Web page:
Date: Friday, November 6, 2020
Session Type: Poster Session A
Session Time: 9:00AM-11:00AM
Background/Purpose: Patients with SLE have poor health related quality of life (HRQoL), however the differences in the predominant causes of decreased HRQoL across subgroups of SLE are not known. Features of fibromyalgia including fatigue, widespread pain, depression, sleep and cognitive dysfunction are prevalent in SLE affecting 20-65% of patients and often contribute to disability and poor HRQoL. These aspects of fibromyalgia have not been well described in patients with lupus nephritis (LN). We evaluated self-reported symptoms of fibromyalgia and mood disorders in patients with and without lupus nephritis.
Methods: This was a cross sectional study of SLE patients (ACR 1997 or SLICC 2012 criteria) enrolled in a university registry from June 2018 to November 2019. All patients completed Systemic Lupus Activity Questionnaire (SLAQ), Patient Health Questionnaire-9 (PHQ9), and 2016 ACR Fibromyalgia criteria surveys. Active nephritis was defined as UPC >500mg and/or active urinary sediment excluding other causes. Fibromyalgia was defined as ≥7 widespread pain index (WPI) with ≥5 symptoms severity score (SSS) or ≥4 WPI with ≥9 SSS. Differences across groups were analyzed by Fisher’s exact test and ANOVA.
Results: Two hundred and twenty-four patients completed patient-reported outcome measures (93% female, mean age 40 years, 67% Black). In our cohort 11% had active nephritis, 35% had nephritis in remission and 54% had no history of nephritis. Of nephritis patients, 22% had membranous class V, 48% had proliferative or proliferative/mixed LN, 3% class I/II, 5% post-transplant, 6% ESRD on dialysis, and class was unknown in 28%.
Active nephritis patients were younger, more often of Black race, and reported greater social support than non-nephritis patients. There were no differences in sex, disease duration, education, income, disability, insurance, or serologies. The use of plaquenil, anti-depressants, gabapentinoids, muscle relaxers, and narcotics were similar between groups. Active nephritis patients were more often prescribed prednisone (Table 2).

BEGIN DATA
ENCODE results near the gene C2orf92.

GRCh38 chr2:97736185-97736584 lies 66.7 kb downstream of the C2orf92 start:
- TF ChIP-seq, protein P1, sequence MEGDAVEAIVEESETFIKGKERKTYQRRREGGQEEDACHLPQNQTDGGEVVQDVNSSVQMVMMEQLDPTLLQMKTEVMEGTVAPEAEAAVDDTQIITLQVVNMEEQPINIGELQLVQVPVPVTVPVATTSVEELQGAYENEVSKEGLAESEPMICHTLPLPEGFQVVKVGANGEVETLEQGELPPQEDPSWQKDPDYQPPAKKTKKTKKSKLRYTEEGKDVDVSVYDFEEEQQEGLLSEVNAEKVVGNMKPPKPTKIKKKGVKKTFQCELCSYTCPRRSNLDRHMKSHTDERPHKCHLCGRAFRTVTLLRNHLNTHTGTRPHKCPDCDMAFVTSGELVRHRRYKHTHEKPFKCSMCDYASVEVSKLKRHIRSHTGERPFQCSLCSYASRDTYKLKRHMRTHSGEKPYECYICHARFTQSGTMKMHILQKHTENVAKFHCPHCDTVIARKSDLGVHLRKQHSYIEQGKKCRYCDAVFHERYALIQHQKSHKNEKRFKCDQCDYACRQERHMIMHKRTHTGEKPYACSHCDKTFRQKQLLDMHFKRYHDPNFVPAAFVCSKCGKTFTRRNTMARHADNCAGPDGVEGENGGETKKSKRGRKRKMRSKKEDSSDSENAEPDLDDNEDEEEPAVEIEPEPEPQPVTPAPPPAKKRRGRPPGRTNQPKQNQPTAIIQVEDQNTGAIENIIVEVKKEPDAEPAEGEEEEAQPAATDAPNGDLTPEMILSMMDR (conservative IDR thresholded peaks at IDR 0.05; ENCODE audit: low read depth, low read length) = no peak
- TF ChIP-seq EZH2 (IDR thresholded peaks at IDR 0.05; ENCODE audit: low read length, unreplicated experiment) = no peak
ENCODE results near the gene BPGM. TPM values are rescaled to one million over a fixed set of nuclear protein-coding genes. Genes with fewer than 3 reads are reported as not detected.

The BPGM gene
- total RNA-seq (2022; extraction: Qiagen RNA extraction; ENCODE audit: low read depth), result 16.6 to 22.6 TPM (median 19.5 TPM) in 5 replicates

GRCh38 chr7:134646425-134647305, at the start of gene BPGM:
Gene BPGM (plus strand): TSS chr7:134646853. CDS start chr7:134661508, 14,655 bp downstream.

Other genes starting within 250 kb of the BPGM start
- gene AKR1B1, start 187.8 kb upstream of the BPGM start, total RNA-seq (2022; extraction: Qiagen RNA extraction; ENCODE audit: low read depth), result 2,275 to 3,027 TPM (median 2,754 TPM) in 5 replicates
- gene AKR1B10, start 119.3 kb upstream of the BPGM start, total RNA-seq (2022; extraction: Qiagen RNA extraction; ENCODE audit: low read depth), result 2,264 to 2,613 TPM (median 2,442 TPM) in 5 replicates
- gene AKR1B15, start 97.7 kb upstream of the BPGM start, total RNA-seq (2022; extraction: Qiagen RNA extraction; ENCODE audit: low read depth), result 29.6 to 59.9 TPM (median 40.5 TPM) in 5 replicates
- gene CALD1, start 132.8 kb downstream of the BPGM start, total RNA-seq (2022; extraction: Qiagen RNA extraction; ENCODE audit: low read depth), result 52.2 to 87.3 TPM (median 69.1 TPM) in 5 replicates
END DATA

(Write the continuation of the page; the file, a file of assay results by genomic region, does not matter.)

The prevalence of fibromyalgia was 13% in active nephritis, 3% in nephritis remission and 21% in non-nephritis patients (p=0.001). LN patients had significantly lower fibromyalgia severity, symptom severity, areas of pain, fatigue, cognitive, and sleep dysfunction. Patient-reported disease activity was significantly lower in patients with LN remission. Rates of anxiety and depression were similar across active LN and non-nephritis groups.
Conclusion: Patients with active and inactive LN report less fatigue, fibromyalgia, sleep, and cognitive dysfunction compared to non-nephritis patients. There were differences in demographics as well as greater social support in nephritis patients. Differences in social support could potentially mitigate fatigue and fibromyalgia in nephritis patients. There was no difference in anxiety or depression, suggesting fibromyalgia can occur independently of mood disorders. The drivers of low HRQoL may be distinct across SLE subgroups. Lupus nephritis patients have high rates of disability and poor HRQoL; however, the mechanism underlying these outcomes is nephritis is less likely related to features of fibromyalgia.
To cite this abstract in AMA style:Rogers J, Clowse M, Criscione-Schreiber L, Doss J, Sadun R, Sun K, Eudy A. Lupus Nephritis Is Associated with a Reduced Prevalence of Fibromyalgia [abstract]. Arthritis Rheumatol. 2020; 72 (suppl 10). https://acrabstracts.org/abstract/lupus-nephritis-is-associated-with-a-reduced-prevalence-of-fibromyalgia/. Accessed May 6, 2021.
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